Monday, October 19, 2009

Read this Book; When She Flew

When She Flew by Jennie Shortridge is the kind of dark, involving novel I happen to love. Based on true events concerning a Vietnam vet raising his young daughter in the woods (and succeeding at it), When She Flew delves into questions about family, society and love itself. Thanks, Jennie for answering my questions.

I know that this book is inspired by true events, which you have fictionalized. What were those events? Did you speak with any of the people involved? Do they know about the novel and have they read it? And where are they now?

In 2004, Portland Police found a Vietnam vet raising his twelve-year-old daughter in the woods. The girl was healthy, articulate, home-schooled and reading far above her grade level. A doctor’s exam ruled out abuse. The police sergeant in charge was a single dad at the time, and he felt strongly that the two should be allowed to stay together rather than be put through normal channels that would separate them until the father was determined a fit parent. The sergeant broke protocol and took them to a shelter for the night, then found them a home on a friend’s farm.

I wanted to write a story about these events, but I didn’t want to write about the actual people involved, for their privacy. Plus, like any fiction writer worth her salt, I wanted to make it a story of my own imagining. I contacted the police sergeant, and after emailing for a while, convinced him to have lunch with me. I took the train from Seattle to Portland for this lunch date, and by the end of it, he was excited by the project as I was. He’d never given interviews to anyone during the case, and had turned down media requests from Good Morning America, the Today Show, and others.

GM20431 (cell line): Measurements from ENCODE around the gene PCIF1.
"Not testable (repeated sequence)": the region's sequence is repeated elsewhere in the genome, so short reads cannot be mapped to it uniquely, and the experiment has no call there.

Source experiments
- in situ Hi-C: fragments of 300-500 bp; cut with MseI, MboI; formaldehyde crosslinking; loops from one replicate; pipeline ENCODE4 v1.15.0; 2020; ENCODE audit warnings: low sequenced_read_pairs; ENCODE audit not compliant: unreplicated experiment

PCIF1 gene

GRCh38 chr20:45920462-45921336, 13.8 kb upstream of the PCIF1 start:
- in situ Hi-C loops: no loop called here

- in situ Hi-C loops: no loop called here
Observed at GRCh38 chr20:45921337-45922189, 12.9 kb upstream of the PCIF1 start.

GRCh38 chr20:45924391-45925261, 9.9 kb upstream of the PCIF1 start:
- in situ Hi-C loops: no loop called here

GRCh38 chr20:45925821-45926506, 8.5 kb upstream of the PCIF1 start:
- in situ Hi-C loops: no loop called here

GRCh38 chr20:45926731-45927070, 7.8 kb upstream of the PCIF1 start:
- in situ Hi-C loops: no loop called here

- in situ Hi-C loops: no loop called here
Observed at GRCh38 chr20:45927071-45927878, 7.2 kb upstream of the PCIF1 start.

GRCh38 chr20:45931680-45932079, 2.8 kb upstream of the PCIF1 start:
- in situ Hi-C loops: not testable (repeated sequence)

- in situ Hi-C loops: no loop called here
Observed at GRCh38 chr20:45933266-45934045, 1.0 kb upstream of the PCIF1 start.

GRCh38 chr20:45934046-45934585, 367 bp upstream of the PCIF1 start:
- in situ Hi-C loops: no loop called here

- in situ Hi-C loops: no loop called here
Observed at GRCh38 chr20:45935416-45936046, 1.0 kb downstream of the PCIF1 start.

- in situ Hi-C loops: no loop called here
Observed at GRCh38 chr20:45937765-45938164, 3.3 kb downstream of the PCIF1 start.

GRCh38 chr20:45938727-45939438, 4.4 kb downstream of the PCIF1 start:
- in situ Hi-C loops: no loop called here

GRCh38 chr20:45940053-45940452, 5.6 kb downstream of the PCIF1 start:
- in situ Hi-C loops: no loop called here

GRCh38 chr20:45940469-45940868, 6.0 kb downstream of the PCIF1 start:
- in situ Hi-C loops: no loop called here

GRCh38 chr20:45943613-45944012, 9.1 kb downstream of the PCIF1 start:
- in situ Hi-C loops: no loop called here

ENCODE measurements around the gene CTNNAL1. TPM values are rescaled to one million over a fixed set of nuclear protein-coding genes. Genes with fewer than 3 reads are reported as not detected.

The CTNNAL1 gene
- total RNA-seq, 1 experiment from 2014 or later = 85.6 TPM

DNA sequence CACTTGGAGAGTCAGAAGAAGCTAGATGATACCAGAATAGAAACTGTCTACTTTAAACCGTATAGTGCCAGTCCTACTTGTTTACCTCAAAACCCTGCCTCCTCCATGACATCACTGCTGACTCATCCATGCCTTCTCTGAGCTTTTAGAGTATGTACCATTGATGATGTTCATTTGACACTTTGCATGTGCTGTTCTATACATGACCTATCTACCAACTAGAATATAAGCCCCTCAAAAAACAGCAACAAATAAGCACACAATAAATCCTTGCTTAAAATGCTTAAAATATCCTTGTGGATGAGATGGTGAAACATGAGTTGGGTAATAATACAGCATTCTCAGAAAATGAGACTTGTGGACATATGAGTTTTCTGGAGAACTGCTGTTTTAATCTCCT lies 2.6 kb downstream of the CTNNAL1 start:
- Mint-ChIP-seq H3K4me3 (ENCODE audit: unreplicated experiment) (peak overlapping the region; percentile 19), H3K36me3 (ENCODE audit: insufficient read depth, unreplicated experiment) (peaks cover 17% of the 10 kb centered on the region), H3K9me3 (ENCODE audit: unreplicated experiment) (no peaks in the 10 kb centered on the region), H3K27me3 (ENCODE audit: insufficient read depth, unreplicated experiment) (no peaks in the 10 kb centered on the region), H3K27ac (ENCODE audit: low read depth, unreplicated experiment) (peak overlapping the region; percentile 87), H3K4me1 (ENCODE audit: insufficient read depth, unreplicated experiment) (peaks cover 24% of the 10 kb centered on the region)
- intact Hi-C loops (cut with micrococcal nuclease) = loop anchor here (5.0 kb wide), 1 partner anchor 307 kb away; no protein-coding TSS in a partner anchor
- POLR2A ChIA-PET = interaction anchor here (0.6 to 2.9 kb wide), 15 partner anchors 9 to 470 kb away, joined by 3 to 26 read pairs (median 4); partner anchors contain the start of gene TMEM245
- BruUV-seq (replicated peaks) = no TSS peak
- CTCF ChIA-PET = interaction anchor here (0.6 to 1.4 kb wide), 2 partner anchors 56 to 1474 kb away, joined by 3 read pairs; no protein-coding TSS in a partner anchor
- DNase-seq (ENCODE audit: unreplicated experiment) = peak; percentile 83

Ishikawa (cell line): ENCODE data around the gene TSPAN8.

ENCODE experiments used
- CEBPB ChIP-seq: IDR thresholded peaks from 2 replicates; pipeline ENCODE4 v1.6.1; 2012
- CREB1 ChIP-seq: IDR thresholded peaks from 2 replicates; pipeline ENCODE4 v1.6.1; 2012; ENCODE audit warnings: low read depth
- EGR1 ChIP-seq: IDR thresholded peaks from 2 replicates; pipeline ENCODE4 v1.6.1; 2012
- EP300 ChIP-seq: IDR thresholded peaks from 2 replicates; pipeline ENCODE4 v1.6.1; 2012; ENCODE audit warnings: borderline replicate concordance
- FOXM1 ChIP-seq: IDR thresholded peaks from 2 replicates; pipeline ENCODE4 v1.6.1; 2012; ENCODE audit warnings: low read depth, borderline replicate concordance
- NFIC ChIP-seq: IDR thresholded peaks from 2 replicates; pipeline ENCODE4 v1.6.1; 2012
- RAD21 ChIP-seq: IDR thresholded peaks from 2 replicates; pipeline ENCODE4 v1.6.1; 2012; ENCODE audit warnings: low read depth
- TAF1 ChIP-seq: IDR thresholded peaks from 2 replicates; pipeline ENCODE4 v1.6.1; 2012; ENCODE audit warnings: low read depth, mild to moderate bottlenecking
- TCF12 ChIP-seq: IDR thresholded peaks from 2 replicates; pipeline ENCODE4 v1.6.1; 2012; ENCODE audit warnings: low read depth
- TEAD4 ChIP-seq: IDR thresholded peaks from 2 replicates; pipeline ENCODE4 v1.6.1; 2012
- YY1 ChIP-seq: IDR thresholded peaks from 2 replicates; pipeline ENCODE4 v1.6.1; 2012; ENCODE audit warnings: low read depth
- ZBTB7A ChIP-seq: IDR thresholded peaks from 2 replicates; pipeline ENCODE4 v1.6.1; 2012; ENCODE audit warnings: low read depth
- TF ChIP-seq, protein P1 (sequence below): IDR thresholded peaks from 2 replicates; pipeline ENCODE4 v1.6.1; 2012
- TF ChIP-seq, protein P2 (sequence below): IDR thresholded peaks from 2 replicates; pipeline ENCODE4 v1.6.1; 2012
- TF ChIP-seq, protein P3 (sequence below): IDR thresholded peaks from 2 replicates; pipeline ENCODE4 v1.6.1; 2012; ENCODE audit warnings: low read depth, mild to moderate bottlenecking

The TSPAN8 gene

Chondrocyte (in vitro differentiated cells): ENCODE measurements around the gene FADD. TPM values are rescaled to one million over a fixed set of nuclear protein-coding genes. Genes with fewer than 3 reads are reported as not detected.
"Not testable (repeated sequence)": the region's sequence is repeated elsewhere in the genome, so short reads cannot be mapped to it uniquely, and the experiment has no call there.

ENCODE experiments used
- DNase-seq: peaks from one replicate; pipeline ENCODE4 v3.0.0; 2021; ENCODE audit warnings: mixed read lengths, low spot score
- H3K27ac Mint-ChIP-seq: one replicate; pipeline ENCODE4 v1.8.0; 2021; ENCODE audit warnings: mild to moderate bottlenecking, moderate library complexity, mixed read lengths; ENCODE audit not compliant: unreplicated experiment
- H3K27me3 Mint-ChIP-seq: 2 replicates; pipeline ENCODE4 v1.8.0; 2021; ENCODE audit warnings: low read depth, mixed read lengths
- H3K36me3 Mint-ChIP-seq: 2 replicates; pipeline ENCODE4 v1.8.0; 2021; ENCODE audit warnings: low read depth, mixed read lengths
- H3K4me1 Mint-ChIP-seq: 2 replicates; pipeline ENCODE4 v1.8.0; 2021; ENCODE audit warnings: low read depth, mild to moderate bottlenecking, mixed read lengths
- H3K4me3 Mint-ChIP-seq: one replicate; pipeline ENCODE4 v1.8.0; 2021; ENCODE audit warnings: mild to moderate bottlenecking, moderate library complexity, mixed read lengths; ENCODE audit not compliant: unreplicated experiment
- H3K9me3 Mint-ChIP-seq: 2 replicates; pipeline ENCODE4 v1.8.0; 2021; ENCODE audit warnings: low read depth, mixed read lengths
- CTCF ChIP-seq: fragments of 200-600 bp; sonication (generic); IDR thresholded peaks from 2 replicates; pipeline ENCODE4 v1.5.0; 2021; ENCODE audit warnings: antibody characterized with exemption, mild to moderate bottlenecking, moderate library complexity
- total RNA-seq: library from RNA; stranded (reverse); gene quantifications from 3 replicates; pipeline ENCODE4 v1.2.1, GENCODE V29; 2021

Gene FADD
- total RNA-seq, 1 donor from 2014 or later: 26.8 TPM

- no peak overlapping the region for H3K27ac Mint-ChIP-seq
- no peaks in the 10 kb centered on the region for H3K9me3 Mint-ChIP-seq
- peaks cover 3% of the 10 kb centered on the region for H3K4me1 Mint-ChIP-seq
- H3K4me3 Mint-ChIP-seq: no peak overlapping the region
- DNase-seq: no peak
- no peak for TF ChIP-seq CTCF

I spent the next year emailing him questions about everything from how he felt during certain events to what cops wear on their duty belts, how long their shifts are, what equipment is in a police cruiser. We hiked into the woods one hot August day and found the encampment the real people had been living in. His input was invaluable to my writing about the story in a real way, even while fictionalizing so much of it.

The real father and daughter left the farm after only two weeks, worried that the media was trying to track them down. I wouldn’t have wanted to talk with them even if I’d had the chance to, though. I wanted to reinvent characters that were nothing like them, because I sensed how exploited they already felt.

The novel seems to me to be a lot about how we define home and family, and how the norm is not the only way to do it. Can you talk a little bit about that?

This seems to be a topic I examine in almost every book: what constitutes a family? What makes a home? This father, who deals with his own post-war issues, is able to create a home off the grid for his daughter and do a pretty good job of ensuring she’s well cared for. He takes her to church every Sunday, to the park once a week so she can play with other children, and educates her beyond her grade level. The fictional police officer in the story, Jessica Villareal, wonders if she’s done half as good a job with her own daughter, who is now estranged from her. I don’t believe that there’s only one “right” way to do anything, especially when it comes to home and family.

There’s juxtaposition in the book between what society might think is best for these people and what they feel is best for themselves. Ray, the disabled Iraqi veteran refuses to go to the places allocated for the homeless, and Lindy lives in the woods with him rather than going to a foster home—and yet, they both have rich lives. How good a job do you really feel society does when it comes to ministering to people?